It was unnaturally silent.  No birds chirped, no animals stirred, and not even the breeze rustled through the trees.  The walk didn’t take long.  Within a few minutes, he reached a vast black, limestone hill with grass on top.  Chambers had been hewn into the rock, and two of those were sealed with boulders.  One housed the woman, and farther away, a stone closed in a larger cavern.  Using his shoulder, he pushed it out of the way.

He dragged the top man off, uncaring how his head smacked against the hard packed dirt.  It wouldn’t matter in the end – Caliban knew what was eventually going to happen to each of these men, and he didn’t like thinking of it.

Line breaks in free verse are important, and you choose to break a line can change the meaning of everything.  Consider for a moment:

It is 8:28 am and I have eaten.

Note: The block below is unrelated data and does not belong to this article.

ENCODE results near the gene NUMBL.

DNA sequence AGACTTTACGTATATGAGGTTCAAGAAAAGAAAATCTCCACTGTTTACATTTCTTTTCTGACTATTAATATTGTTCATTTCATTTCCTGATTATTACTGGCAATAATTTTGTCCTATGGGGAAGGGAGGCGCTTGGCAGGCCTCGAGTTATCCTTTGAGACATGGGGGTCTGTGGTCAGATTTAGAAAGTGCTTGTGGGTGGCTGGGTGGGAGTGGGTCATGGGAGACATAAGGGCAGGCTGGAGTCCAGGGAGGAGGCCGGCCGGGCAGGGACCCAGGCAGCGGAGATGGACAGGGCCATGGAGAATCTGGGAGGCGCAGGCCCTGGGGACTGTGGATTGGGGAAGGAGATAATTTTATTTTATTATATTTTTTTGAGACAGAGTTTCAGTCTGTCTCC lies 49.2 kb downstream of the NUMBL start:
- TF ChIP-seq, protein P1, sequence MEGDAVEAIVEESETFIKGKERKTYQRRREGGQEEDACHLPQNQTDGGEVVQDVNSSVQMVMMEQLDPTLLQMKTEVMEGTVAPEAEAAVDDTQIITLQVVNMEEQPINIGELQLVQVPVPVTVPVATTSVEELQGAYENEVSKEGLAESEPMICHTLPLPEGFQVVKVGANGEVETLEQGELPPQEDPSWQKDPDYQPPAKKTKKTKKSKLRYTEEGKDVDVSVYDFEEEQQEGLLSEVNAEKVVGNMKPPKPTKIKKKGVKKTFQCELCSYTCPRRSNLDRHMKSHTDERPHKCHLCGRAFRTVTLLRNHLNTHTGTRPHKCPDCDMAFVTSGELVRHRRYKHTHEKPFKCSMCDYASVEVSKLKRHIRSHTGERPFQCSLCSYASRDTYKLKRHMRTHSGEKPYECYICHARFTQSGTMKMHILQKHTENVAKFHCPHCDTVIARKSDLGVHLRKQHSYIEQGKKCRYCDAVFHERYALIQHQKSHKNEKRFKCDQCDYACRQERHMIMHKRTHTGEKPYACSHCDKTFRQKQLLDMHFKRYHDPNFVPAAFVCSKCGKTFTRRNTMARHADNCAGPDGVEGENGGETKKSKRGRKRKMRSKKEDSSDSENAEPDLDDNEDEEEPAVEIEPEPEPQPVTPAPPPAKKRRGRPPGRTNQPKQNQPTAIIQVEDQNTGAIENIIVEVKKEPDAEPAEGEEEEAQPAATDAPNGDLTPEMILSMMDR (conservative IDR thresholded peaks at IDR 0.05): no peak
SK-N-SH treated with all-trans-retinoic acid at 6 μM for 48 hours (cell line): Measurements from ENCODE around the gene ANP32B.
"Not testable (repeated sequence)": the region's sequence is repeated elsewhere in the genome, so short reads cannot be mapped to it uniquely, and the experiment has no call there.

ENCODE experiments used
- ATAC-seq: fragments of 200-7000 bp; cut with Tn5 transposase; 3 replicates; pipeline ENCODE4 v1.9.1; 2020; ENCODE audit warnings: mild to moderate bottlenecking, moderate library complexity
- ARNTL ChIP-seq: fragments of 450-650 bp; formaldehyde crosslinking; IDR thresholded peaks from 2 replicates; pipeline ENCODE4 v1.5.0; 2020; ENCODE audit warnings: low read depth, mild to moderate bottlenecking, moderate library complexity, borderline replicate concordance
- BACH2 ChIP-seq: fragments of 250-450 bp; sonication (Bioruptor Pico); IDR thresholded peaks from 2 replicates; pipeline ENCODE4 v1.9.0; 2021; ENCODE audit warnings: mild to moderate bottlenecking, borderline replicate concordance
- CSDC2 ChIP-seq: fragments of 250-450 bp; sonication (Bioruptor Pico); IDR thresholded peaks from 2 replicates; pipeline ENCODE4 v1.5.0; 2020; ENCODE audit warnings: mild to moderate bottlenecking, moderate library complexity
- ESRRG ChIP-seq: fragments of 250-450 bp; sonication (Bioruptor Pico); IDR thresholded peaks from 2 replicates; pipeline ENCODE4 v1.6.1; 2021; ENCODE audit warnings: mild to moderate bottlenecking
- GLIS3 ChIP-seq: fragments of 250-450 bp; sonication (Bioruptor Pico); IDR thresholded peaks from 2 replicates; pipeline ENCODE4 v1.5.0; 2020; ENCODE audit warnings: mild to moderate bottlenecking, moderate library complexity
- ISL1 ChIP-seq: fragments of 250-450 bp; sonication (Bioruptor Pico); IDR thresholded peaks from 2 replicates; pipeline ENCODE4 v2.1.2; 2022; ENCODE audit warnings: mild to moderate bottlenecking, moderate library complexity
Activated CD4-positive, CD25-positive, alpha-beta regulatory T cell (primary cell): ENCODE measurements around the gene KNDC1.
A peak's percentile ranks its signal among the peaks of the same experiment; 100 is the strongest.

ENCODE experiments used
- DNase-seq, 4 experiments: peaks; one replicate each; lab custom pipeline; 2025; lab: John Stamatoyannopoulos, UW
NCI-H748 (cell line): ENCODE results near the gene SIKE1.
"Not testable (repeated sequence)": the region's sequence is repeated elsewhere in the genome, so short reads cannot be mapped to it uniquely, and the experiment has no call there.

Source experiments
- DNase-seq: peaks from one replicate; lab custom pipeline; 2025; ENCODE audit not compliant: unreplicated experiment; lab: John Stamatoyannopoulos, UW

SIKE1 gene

People no longer crowd the eisles.

There are two things, as a reader of poetry, that do not impress me about the above.  First, lines are end-stopped, halting the reader at the end of the line.  So, it’s an extra long reading pause.  Plus, those line endings do absolutely nothing artistically.  So, consider this slight alteration.

It is 8:28 am and I have eaten. People

no longer crowd the eisles.

Changing that one little linebreak alters everything, suggesting a sense of cannibalism that was not in the first set of lines.  This is why, of course, it’s always important to look at each line of free verse as single unit, no matter where the punctuation rests.  So, imagine the giddy sense of naughtiness I managed to sneak into a poem (“I Will Survive”) that was solicited from me, for the anthology Dead Bells.